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Reading Group Guide

Discussion Questions

The Invasion of the Tearling

1. We first encounter the Queen of the Tearling when she visits the Keep’s jail to confront several new prisoners. She is described not as “delicate,” or “pretty,” but “tough,” with hair “short like a man’s.” What does this add to our understanding of her? What role does appearance play in authority?

2. Consider Ewen, the Keep’s Jailor. Despite his intellectual “slowness,” what admirable and valuable qualities does he possess? What of his constant attempt and admitted failure “to paint the things he saw”?

3. Queen Kelsea “had been born angry,” but saw her destructive anger as “pure,” and “the closest she would ever get to the girl she really was deep down.” What might it mean for anger to be “pure”? When does it serve her well or not? In what ways can anger be valuable?

4. What is introduced to the novel with Kelsea’s dreamlike connection to Lily Mayhew and her experience in the time of the pre-Crossing? What’s the effect on the novel of shifting between the two eras and storylines?

5. What qualities do Kelsea and Lily share? In what significant ways are they different? Is this the result of personality or profoundly different times and circumstances?

6. Despite various differences, like the scale and scope of technology, how are the social situations of the pre-Crossing America and that of the Tear similar?

7. What are the attitudes toward and use of books in each society? Why are books and literacy so important to both Kelsea and Lily?

8. How did Lily, an intelligent and independent person, become married to an abusive and dangerous man like Greg? In what ways is this similar to or different from other abused women like Andalie?

9. How does the painful memory of Maddy influence and help Lily? 

10. An important theme in the novel is the struggle to balance thoughts of the past and future and how they both affect the present. What’s the relationship between these three conceptions of time? How are they similar or different? What’s a healthy balance of concern for each?

11. Kelsea’s struggle with her own “plain” appearance --- hating herself when seen reflected in a mirror --- continues but is complicated by her gradual transformation into a beautiful woman. What are the origins of her concern with her looks? Why might personal beauty matter to someone with such significant power and responsibility?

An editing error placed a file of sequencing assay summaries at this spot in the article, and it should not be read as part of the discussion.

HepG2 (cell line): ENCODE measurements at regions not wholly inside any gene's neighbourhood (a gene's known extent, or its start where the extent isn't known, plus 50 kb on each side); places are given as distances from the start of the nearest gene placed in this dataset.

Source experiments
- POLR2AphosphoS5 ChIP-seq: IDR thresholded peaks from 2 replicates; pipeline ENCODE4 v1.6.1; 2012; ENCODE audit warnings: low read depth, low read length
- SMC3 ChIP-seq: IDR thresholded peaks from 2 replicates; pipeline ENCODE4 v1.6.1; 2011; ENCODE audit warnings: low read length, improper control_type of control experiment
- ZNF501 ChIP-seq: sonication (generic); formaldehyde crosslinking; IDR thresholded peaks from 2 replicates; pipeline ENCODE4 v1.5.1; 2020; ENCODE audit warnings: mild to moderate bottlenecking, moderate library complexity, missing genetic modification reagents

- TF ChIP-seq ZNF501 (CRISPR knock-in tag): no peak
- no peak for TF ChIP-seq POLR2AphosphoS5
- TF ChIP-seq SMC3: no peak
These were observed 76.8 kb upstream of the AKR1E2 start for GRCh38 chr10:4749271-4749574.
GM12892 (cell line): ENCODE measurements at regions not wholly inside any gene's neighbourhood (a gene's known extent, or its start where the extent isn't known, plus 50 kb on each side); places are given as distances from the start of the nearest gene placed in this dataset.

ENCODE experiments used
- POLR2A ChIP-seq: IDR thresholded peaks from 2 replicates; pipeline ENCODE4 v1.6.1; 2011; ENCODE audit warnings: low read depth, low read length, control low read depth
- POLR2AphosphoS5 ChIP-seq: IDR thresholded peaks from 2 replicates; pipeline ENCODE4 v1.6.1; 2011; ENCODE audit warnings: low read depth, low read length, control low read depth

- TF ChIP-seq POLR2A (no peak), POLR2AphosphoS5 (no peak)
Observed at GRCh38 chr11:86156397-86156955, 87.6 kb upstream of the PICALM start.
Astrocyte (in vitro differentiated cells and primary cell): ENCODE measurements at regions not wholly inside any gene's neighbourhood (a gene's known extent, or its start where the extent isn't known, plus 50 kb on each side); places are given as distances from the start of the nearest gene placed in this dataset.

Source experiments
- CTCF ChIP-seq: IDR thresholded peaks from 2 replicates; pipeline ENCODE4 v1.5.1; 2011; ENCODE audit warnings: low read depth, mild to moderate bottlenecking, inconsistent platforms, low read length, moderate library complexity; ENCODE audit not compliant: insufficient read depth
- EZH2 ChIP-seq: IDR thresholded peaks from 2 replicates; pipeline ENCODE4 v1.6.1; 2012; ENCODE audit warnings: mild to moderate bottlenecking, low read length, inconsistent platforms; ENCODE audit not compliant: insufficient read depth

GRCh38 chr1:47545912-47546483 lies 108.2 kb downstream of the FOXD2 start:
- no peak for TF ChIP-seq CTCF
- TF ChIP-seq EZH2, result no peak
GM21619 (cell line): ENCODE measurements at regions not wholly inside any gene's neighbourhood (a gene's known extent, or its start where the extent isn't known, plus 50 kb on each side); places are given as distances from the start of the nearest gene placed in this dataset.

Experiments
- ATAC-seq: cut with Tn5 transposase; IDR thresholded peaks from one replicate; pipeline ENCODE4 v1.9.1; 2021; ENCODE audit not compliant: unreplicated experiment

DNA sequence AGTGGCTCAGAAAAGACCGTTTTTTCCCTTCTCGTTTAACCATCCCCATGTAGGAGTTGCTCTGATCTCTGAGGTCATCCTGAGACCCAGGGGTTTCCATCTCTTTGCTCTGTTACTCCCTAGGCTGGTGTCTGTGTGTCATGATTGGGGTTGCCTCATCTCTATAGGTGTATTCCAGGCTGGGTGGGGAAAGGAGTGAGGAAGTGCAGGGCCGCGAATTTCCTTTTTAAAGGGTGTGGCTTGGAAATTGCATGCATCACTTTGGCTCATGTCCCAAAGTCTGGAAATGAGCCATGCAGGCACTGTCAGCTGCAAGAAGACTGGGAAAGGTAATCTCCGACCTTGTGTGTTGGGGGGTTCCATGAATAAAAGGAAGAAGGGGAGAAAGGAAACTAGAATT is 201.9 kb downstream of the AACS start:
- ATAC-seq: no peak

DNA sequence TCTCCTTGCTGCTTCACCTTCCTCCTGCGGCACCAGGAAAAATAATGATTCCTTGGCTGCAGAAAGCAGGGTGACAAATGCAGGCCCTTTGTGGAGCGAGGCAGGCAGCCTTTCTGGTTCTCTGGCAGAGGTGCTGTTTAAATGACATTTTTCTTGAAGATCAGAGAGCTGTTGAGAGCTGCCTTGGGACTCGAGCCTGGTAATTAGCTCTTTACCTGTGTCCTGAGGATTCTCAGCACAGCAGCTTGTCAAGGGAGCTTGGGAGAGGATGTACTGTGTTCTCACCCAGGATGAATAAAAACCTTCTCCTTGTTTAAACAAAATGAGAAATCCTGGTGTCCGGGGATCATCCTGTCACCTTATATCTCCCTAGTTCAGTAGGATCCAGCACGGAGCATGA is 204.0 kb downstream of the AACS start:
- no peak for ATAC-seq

12. Consider Andalie and her personal history. What more does her experience reveal about the complex social issues of equality for women, violence against them, autonomy of their own bodies and ability, and even the importance of personal strength? How does her story affect Kelsea? What do Andalie’s daughters, Aisa and Glee, each bring to the novel?

13. Andalie powerfully defines “the crux of evil” as those without empathy, “who feel entitled to whatever they want, whatever they can grab.” What are the origins of such entitlement? In what ways is it the result of “upbringing,” as Kelsea says? How does a system based on inherited royalty avoid encouraging such entitlement? How might such feelings of entitlement be “eradicated”?

14. How does Kelsea’s developing physical desire --- to the point of almost being seduced by the handsome but evil “dark thing” --- complicate her responsibilities as Queen? To what extent are these feelings natural or related to her self-critical thoughts about her “unremarkable” appearance? In what ways is her relationship with close guard and “paramour” Pen Alcott healthy or not?

15. Of what significance, literally and symbolically, is it that Kelsea must forgive and free “the dark thing” in her attempt to defeat the Red Queen? Why is the information she gets so powerful?

16. Despite their differences, Kelsea and the Red Queen both use their powers to harm themselves. Why is this? What relationship does each have to pain? What does self-harm suggest about the complex issues women face regarding beauty, autonomy and their own bodies?

17. Considering the history of the human species, the ebb and flow of enlightenment and goodness, Kelsea wonders if “the most defining characteristic of the species might be lapse.” In what ways might this be true? Why is it so difficult to evolve toward the good despite increased knowledge?

18. The Better World Lily enters is still threatened by people potentially bringing “their own nightmares of the past.” What does this mean? How do people’s personal experiences affect the building of a healthy society?

19. Tear explains to Lily that the Better World will be “doomed to fail” unless people can “put the community’s needs before [their] own.” What are these community needs? What would it take to control or sacrifice one’s personal desires? What forces might be strong enough to enable it? 

The Invasion of the Tearling
by Erika Johansen

  • Publication Date: June 28, 2016
  • Genres: Adventure, Fantasy, Fiction
  • Paperback: 544 pages
  • Publisher: Harper Paperbacks
  • ISBN-10: 006229041X
  • ISBN-13: 9780062290410